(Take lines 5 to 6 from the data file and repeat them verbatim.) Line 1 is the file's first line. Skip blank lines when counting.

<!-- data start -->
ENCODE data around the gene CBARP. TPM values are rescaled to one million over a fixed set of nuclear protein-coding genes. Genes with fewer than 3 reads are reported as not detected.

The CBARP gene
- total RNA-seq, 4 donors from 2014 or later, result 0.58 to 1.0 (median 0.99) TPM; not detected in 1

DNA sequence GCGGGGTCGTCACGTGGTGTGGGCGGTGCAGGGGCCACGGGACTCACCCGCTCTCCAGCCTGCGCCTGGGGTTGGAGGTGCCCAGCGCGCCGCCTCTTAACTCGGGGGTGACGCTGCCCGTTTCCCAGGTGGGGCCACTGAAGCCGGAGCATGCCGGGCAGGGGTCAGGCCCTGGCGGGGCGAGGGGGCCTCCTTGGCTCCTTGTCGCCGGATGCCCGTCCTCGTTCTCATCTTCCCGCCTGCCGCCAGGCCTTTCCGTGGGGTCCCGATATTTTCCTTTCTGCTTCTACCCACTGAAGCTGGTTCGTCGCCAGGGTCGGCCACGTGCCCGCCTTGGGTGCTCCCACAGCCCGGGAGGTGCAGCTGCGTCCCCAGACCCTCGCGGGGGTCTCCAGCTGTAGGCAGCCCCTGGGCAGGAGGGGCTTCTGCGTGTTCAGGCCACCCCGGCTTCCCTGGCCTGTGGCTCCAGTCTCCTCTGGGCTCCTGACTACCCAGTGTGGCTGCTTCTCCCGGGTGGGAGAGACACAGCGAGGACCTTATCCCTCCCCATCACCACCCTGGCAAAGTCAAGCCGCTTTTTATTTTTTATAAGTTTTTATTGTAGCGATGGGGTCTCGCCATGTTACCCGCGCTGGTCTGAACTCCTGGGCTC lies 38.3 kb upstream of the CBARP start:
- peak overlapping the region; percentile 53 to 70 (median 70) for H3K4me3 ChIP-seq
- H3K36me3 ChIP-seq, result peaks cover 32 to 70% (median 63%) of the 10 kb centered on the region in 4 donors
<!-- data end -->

- peak overlapping the region; percentile 53 to 70 (median 70) for H3K4me3 ChIP-seq
- H3K36me3 ChIP-seq, result peaks cover 32 to 70% (median 63%) of the 10 kb centered on the region in 4 donors